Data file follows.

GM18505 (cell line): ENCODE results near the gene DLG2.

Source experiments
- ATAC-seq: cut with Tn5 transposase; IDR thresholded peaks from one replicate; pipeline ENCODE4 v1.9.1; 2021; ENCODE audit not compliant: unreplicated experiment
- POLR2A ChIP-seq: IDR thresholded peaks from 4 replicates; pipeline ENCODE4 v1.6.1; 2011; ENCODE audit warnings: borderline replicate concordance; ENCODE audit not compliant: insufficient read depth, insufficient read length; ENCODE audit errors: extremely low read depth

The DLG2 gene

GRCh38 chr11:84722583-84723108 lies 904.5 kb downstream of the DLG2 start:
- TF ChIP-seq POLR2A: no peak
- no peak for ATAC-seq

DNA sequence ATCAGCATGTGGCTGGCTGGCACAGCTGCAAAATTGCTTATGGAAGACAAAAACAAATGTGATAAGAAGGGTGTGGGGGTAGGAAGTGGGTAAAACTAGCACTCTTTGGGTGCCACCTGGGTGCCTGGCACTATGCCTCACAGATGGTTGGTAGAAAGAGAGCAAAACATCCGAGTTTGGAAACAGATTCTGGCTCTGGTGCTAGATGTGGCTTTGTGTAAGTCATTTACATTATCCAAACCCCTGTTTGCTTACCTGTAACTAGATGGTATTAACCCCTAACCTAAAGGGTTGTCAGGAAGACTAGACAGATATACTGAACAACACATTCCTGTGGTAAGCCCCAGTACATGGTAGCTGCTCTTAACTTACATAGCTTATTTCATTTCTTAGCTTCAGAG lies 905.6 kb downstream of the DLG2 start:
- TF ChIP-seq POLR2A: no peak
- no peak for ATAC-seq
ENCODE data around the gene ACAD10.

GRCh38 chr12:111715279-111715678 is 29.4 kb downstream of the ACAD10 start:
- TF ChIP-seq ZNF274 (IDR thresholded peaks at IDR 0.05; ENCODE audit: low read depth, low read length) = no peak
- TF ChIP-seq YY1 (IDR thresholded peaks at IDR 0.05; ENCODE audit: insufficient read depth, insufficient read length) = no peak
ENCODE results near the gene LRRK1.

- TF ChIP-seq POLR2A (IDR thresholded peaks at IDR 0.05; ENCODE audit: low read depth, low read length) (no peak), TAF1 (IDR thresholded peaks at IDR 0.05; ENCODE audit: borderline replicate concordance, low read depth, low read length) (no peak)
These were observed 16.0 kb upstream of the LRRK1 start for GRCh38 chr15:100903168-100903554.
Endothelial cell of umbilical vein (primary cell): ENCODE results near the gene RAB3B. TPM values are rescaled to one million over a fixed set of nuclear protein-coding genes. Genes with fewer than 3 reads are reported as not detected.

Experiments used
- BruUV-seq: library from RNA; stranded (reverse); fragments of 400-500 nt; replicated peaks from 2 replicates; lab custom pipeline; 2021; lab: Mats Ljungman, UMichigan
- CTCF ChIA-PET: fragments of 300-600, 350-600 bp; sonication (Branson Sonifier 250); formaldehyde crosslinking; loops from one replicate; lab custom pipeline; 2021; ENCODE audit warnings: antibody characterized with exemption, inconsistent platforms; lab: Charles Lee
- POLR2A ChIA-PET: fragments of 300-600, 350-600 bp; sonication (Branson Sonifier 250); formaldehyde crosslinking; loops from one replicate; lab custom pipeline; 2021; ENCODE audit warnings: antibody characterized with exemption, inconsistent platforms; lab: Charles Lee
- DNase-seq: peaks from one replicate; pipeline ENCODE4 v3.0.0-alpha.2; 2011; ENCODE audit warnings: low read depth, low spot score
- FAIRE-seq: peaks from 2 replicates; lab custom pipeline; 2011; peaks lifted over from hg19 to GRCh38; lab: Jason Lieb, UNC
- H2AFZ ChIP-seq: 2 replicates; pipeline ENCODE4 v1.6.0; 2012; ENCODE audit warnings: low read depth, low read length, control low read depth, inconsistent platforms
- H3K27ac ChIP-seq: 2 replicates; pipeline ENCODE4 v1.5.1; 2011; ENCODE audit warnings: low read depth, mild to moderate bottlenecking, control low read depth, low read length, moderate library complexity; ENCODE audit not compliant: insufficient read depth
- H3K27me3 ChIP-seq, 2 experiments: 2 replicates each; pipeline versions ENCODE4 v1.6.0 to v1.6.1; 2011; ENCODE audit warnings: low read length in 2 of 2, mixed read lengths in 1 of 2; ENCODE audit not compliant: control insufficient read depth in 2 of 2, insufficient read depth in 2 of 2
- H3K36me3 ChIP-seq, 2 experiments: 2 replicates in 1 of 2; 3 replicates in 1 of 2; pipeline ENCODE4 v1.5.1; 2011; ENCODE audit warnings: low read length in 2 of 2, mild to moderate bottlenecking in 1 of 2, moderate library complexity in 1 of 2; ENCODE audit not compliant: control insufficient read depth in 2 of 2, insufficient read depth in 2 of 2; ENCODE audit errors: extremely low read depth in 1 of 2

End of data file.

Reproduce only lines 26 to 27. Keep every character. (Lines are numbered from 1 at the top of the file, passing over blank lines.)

- H2AFZ ChIP-seq: 2 replicates; pipeline ENCODE4 v1.6.0; 2012; ENCODE audit warnings: low read depth, low read length, control low read depth, inconsistent platforms
- H3K27ac ChIP-seq: 2 replicates; pipeline ENCODE4 v1.5.1; 2011; ENCODE audit warnings: low read depth, mild to moderate bottlenecking, control low read depth, low read length, moderate library complexity; ENCODE audit not compliant: insufficient read depth